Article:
Prudential concedes that, in the absence of a contractually agreed-upon limitations period, a court is generally to look to analogous state law to determine the statute of limitations in a suit to recover benefits under an ERISA plan. See Hall v. Nat'l Gypsum Co., 105 F.3d 225, 230 (5th Cir. 1997). Applying Louisiana law, federal courts have found a ten-year prescriptive period to govern ERISA claims. See, e.g., Noland v. Sun Life Assurance Co. of Canada, 252 F.3d 436 (5th Cir. 2001).

When the period of limitations is explicitly addressed in an ERISA plan, however, the Court follows a different path of analysis. "The principle that contractual limitations provisions ordinarily should be enforced as written is especially appropriate when enforcing an ERISA plan. "The plan, in short, is at the center of ERISA.'" Heimeshoff v. Hartford Life & Acc. Ins. Co., ___ U.S. ___, ___, 134 S.Ct. 604, 611-12 (2013) ( U.S. Airways, Inc. v. McCutchen, 569 U.S. ___, ___, 133 S.Ct. 1537, 1548 (2013)). The U.S. Supreme Court held in Heimeshoff that a court "must give effect to the Plan's limitations provision unless [it] determine[s] either that the period is unreasonably short, or that a controlling statute' prevents the limitations provision from taking effect." Heimeshoff, 134 S.Ct. at 612. In that same case, the Court determined that an ERISA plan's three-year statute of limitations provision - of precisely the same duration as the limitations period in the instant case - was not unreasonably short on its face. Id.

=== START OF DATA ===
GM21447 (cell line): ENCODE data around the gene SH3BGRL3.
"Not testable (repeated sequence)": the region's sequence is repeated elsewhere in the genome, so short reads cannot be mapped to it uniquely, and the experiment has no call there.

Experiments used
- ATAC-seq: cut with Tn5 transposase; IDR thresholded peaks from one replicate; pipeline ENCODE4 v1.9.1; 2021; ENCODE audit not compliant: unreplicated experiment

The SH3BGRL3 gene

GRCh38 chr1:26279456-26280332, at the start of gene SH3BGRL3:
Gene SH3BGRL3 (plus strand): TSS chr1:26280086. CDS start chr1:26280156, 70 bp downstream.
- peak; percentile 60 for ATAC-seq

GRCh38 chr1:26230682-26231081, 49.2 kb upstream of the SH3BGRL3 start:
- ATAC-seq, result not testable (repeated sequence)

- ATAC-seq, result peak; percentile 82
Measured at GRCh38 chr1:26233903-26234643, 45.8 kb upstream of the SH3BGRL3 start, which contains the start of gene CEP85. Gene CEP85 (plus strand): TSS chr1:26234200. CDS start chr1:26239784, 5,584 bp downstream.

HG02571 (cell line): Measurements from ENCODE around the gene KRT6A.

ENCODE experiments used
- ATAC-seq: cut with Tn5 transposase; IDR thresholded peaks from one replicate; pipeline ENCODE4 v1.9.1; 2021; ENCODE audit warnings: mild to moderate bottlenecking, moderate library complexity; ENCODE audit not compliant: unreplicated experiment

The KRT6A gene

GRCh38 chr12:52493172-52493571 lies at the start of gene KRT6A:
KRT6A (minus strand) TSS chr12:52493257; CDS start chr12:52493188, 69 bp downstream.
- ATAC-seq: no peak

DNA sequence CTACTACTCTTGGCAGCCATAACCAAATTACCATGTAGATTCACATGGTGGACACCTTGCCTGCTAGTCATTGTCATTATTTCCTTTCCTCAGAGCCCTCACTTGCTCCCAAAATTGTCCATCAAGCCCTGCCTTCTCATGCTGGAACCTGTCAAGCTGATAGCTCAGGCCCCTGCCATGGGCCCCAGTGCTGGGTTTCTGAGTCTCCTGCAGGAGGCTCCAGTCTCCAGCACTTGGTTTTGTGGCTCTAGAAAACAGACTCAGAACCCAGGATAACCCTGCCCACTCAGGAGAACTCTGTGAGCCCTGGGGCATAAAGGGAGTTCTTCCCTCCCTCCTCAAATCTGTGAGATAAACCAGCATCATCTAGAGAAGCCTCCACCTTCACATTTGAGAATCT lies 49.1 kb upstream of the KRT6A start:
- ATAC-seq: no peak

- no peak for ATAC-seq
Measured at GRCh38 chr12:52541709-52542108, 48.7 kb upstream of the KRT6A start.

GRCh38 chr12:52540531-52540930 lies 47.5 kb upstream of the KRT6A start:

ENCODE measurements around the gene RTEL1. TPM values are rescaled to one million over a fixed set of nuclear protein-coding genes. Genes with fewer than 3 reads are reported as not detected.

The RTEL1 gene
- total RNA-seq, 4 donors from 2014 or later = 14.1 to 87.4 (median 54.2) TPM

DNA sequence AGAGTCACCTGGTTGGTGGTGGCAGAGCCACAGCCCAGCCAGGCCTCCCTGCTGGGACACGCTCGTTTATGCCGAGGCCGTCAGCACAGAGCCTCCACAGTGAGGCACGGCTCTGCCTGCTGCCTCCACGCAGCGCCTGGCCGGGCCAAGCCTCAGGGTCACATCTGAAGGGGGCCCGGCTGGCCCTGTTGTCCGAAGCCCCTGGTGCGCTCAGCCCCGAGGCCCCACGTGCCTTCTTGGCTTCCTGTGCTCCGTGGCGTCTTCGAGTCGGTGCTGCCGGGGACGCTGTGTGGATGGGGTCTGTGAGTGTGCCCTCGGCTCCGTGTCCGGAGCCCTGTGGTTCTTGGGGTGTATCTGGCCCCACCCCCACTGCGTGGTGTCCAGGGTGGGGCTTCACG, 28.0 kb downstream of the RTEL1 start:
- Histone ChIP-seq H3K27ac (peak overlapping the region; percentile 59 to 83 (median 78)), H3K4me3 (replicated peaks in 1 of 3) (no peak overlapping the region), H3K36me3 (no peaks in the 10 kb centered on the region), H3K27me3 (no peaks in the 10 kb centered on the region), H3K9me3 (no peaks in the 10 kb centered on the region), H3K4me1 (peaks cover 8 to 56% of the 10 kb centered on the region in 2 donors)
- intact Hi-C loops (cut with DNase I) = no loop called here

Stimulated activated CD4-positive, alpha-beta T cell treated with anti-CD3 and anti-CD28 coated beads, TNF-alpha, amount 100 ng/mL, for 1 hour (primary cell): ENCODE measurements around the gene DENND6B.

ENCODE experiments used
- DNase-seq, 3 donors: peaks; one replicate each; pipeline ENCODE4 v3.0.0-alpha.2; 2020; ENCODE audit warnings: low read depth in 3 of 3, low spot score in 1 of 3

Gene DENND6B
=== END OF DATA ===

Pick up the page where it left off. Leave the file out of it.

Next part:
Thomas argues that the limitations provision is "ambiguous" because the period to file proof of claim may be extended 1 year in the event that it is not possible to give proof of claim within 90 days after the elimination period ends. The Court disagrees. The fact that the Plan allows some claimants to file proof of claim at a later date in limited circumstances does not mean that the language of the Plan is susceptible to multiple meanings. Further, Thomas has made no allegation that it was not possible to give proof such that the one-year extension would be applicable. Assuming arguendo that the provision applied to Thomas's claim and merited a one-year extension of the limitations period - until March 23, 2014 - her suit still would not have been timely filed.